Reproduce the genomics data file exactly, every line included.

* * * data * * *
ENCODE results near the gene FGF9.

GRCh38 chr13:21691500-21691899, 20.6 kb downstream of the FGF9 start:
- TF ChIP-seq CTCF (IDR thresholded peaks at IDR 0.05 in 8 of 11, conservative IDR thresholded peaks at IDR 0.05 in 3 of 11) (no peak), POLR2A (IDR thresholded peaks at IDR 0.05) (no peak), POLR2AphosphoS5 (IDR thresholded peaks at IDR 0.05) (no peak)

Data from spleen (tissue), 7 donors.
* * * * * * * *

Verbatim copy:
ENCODE results near the gene FGF9.

GRCh38 chr13:21691500-21691899, 20.6 kb downstream of the FGF9 start:
- TF ChIP-seq CTCF (IDR thresholded peaks at IDR 0.05 in 8 of 11, conservative IDR thresholded peaks at IDR 0.05 in 3 of 11) (no peak), POLR2A (IDR thresholded peaks at IDR 0.05) (no peak), POLR2AphosphoS5 (IDR thresholded peaks at IDR 0.05) (no peak)

Data from spleen (tissue), 7 donors.